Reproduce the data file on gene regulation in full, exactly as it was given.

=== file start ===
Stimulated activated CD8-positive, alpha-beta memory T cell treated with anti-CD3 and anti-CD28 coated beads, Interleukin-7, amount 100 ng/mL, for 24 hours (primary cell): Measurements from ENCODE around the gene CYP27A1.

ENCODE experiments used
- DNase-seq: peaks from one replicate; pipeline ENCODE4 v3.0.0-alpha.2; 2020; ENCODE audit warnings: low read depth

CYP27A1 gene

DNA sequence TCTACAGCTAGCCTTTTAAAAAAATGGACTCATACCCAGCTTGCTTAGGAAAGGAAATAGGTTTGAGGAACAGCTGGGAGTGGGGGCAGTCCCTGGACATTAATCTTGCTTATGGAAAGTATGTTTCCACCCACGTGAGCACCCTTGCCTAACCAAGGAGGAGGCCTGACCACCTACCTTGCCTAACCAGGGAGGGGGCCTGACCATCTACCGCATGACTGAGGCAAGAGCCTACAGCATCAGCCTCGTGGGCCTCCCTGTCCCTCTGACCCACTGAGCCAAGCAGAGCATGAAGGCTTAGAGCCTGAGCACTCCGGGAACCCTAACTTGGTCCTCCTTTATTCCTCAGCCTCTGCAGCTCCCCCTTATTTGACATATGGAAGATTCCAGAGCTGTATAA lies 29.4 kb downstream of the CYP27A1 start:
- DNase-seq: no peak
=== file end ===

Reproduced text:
Stimulated activated CD8-positive, alpha-beta memory T cell treated with anti-CD3 and anti-CD28 coated beads, Interleukin-7, amount 100 ng/mL, for 24 hours (primary cell): Measurements from ENCODE around the gene CYP27A1.

ENCODE experiments used
- DNase-seq: peaks from one replicate; pipeline ENCODE4 v3.0.0-alpha.2; 2020; ENCODE audit warnings: low read depth

CYP27A1 gene

DNA sequence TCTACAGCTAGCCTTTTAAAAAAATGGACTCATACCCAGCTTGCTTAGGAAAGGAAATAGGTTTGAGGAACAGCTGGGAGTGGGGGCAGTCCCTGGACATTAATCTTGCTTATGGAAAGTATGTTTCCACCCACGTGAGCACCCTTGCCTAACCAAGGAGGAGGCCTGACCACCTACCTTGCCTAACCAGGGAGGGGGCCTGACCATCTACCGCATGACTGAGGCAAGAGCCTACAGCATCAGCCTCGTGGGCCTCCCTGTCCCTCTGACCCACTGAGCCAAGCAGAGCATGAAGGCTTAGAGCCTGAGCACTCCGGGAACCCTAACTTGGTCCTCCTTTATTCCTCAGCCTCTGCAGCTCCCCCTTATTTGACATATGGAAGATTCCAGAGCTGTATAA lies 29.4 kb downstream of the CYP27A1 start:
- DNase-seq: no peak